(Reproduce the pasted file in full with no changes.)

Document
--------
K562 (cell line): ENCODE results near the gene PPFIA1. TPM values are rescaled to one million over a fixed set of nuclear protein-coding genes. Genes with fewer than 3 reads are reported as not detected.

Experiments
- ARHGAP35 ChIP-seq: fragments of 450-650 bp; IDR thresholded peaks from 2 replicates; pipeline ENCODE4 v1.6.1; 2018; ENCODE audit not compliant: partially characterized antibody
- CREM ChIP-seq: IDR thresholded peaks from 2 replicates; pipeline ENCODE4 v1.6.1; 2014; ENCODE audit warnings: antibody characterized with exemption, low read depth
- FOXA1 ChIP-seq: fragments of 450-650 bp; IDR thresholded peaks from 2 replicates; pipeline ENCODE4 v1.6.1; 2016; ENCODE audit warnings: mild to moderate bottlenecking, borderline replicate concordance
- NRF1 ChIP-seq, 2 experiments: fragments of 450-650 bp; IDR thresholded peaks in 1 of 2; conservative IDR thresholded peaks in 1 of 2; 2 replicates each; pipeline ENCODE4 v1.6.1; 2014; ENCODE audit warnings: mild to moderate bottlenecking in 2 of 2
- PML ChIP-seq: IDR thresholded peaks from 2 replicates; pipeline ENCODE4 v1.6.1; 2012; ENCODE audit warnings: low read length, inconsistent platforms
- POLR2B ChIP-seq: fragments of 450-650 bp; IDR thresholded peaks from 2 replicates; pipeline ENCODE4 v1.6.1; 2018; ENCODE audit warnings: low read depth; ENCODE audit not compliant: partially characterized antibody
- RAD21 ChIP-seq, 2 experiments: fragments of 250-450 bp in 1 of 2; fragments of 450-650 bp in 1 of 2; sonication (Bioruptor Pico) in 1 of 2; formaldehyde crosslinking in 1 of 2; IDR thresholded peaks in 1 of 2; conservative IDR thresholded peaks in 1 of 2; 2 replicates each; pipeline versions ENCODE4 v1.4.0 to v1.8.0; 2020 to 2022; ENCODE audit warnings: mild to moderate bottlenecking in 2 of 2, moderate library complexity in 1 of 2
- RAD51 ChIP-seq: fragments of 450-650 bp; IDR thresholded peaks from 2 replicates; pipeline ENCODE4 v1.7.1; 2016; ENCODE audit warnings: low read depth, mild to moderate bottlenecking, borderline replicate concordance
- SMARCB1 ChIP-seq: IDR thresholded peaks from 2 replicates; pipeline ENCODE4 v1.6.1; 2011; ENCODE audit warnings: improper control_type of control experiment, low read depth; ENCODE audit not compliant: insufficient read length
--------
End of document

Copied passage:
K562 (cell line): ENCODE results near the gene PPFIA1. TPM values are rescaled to one million over a fixed set of nuclear protein-coding genes. Genes with fewer than 3 reads are reported as not detected.

Experiments
- ARHGAP35 ChIP-seq: fragments of 450-650 bp; IDR thresholded peaks from 2 replicates; pipeline ENCODE4 v1.6.1; 2018; ENCODE audit not compliant: partially characterized antibody
- CREM ChIP-seq: IDR thresholded peaks from 2 replicates; pipeline ENCODE4 v1.6.1; 2014; ENCODE audit warnings: antibody characterized with exemption, low read depth
- FOXA1 ChIP-seq: fragments of 450-650 bp; IDR thresholded peaks from 2 replicates; pipeline ENCODE4 v1.6.1; 2016; ENCODE audit warnings: mild to moderate bottlenecking, borderline replicate concordance
- NRF1 ChIP-seq, 2 experiments: fragments of 450-650 bp; IDR thresholded peaks in 1 of 2; conservative IDR thresholded peaks in 1 of 2; 2 replicates each; pipeline ENCODE4 v1.6.1; 2014; ENCODE audit warnings: mild to moderate bottlenecking in 2 of 2
- PML ChIP-seq: IDR thresholded peaks from 2 replicates; pipeline ENCODE4 v1.6.1; 2012; ENCODE audit warnings: low read length, inconsistent platforms
- POLR2B ChIP-seq: fragments of 450-650 bp; IDR thresholded peaks from 2 replicates; pipeline ENCODE4 v1.6.1; 2018; ENCODE audit warnings: low read depth; ENCODE audit not compliant: partially characterized antibody
- RAD21 ChIP-seq, 2 experiments: fragments of 250-450 bp in 1 of 2; fragments of 450-650 bp in 1 of 2; sonication (Bioruptor Pico) in 1 of 2; formaldehyde crosslinking in 1 of 2; IDR thresholded peaks in 1 of 2; conservative IDR thresholded peaks in 1 of 2; 2 replicates each; pipeline versions ENCODE4 v1.4.0 to v1.8.0; 2020 to 2022; ENCODE audit warnings: mild to moderate bottlenecking in 2 of 2, moderate library complexity in 1 of 2
- RAD51 ChIP-seq: fragments of 450-650 bp; IDR thresholded peaks from 2 replicates; pipeline ENCODE4 v1.7.1; 2016; ENCODE audit warnings: low read depth, mild to moderate bottlenecking, borderline replicate concordance
- SMARCB1 ChIP-seq: IDR thresholded peaks from 2 replicates; pipeline ENCODE4 v1.6.1; 2011; ENCODE audit warnings: improper control_type of control experiment, low read depth; ENCODE audit not compliant: insufficient read length